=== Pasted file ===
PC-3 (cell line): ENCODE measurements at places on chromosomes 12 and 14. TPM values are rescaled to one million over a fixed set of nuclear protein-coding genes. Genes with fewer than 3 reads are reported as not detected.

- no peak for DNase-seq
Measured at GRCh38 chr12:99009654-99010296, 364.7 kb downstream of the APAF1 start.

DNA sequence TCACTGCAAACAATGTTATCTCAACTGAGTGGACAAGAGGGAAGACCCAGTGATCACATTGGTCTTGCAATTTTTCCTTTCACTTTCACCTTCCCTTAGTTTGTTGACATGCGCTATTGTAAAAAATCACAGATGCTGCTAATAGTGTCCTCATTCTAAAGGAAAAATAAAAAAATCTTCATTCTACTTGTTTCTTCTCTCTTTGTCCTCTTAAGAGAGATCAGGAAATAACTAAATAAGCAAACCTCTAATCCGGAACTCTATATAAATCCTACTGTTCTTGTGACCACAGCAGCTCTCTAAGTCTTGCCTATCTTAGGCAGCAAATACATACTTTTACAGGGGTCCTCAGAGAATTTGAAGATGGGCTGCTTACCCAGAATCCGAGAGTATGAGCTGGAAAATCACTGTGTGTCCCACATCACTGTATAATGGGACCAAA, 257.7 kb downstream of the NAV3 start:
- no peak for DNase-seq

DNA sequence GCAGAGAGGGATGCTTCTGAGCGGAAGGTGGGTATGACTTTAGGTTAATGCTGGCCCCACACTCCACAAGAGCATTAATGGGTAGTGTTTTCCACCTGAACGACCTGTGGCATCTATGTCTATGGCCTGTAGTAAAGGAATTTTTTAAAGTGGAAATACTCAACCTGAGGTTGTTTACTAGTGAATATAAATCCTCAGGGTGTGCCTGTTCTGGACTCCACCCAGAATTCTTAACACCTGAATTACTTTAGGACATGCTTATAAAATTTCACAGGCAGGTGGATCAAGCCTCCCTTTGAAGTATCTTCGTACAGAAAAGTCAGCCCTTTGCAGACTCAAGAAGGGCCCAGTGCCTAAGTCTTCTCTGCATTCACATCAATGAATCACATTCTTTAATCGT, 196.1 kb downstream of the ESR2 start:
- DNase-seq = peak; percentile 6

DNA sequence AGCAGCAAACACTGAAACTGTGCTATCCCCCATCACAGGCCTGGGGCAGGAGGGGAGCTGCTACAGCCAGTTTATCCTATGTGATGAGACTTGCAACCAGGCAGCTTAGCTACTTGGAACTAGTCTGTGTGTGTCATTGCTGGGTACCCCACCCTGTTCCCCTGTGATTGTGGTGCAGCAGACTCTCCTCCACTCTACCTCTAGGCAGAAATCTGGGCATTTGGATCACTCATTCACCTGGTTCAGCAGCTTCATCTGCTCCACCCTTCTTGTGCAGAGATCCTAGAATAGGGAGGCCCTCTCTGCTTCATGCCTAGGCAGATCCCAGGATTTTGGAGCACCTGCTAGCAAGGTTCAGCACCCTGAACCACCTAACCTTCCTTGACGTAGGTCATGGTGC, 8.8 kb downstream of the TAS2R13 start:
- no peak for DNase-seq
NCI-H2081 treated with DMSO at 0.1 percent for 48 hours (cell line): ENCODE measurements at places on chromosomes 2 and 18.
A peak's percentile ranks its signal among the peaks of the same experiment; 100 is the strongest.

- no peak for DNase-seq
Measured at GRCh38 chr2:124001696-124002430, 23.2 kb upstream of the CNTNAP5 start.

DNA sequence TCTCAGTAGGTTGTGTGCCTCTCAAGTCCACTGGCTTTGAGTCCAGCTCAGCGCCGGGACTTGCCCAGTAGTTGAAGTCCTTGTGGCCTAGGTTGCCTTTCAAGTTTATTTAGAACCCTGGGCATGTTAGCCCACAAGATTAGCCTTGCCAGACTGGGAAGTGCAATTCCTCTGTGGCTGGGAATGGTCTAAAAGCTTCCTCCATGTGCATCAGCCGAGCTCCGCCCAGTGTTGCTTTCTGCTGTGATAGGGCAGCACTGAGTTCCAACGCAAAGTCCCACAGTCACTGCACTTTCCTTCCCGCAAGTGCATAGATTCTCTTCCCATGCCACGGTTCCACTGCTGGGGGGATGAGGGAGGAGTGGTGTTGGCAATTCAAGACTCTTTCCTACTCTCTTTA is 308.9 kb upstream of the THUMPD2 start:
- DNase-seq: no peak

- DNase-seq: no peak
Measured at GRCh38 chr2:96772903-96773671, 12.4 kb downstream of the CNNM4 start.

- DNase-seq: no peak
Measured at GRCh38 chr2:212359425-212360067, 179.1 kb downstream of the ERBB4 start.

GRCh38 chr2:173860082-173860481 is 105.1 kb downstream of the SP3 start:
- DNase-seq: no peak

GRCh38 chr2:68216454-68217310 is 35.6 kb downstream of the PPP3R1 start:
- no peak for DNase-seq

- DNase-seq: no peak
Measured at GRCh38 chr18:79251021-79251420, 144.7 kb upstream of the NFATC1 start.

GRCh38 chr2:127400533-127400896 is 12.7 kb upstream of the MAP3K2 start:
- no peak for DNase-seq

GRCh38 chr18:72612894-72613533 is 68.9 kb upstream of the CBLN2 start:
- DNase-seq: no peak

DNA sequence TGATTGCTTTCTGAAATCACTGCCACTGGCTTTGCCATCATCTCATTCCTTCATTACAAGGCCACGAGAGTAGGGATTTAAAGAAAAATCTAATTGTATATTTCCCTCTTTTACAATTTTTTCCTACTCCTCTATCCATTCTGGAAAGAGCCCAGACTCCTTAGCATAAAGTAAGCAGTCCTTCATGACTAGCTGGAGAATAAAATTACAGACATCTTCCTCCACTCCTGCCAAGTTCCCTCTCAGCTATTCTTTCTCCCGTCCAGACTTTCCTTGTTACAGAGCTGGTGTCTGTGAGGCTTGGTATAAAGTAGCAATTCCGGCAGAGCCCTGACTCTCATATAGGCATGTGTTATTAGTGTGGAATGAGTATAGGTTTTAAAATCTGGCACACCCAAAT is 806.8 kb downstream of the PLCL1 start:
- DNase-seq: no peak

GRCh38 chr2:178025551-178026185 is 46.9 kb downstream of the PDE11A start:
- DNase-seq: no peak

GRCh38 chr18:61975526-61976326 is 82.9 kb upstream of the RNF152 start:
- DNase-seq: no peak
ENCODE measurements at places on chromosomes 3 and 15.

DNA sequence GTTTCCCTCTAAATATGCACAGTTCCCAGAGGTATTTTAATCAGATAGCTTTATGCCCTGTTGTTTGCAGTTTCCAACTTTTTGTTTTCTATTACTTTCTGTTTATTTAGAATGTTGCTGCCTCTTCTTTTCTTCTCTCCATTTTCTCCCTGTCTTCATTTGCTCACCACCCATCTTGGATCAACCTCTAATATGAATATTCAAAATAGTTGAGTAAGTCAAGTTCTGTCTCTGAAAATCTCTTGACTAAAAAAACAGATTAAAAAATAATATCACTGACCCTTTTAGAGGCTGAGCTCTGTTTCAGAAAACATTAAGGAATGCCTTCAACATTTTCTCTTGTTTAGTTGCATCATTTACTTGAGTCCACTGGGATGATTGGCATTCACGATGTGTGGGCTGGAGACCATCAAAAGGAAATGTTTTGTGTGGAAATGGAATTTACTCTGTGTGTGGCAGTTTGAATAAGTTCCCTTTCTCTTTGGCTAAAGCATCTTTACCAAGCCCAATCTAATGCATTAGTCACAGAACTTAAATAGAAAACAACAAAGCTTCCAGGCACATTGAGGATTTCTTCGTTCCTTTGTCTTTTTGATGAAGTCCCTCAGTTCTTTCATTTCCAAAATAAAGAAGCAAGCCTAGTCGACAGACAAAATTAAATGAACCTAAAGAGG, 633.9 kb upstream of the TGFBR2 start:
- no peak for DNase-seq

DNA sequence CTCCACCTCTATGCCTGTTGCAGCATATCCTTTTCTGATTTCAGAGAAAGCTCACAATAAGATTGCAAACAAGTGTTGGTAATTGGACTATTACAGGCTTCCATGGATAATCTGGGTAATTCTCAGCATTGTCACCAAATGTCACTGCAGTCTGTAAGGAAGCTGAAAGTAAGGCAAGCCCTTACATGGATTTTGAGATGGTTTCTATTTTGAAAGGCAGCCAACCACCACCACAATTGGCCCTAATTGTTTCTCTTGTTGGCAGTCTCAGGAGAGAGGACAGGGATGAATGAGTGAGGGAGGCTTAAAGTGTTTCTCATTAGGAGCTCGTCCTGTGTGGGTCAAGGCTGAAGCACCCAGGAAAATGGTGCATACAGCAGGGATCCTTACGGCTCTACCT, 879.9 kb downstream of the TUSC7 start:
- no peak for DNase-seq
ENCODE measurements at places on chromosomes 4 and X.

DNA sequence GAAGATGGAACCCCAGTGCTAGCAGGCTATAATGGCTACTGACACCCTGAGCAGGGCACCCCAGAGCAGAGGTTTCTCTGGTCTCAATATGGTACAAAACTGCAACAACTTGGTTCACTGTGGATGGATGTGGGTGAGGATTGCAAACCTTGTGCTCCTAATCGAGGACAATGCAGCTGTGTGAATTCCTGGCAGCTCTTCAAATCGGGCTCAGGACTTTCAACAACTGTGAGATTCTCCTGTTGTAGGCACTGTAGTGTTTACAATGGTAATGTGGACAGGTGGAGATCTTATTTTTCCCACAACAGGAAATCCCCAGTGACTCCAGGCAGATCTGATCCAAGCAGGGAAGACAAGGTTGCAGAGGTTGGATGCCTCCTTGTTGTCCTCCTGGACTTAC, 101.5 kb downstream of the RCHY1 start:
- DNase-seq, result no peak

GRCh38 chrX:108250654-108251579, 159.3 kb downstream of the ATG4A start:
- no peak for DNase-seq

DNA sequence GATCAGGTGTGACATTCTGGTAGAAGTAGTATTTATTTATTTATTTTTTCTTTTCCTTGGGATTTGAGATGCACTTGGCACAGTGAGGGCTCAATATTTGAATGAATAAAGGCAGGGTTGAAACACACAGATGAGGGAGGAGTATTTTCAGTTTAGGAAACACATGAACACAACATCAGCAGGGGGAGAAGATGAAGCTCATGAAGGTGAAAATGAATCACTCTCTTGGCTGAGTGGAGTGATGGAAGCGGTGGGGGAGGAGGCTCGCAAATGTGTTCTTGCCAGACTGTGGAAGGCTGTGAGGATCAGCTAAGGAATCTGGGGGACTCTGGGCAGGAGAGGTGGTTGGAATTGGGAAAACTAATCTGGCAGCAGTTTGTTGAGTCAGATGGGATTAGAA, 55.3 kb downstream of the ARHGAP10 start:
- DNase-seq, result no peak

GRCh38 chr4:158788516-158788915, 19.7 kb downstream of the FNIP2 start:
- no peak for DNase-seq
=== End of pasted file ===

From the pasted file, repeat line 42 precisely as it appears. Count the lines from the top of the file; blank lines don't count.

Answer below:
DNA sequence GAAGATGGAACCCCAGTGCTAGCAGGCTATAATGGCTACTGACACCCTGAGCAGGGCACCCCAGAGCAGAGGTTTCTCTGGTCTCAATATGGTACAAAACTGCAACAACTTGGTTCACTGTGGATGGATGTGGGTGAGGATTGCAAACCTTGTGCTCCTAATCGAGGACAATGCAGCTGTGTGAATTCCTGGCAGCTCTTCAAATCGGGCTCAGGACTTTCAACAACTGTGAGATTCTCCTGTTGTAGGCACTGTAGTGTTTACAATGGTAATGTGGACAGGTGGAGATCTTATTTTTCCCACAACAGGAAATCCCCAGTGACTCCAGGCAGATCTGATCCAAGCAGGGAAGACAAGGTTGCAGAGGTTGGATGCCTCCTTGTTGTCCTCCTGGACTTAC, 101.5 kb downstream of the RCHY1 start: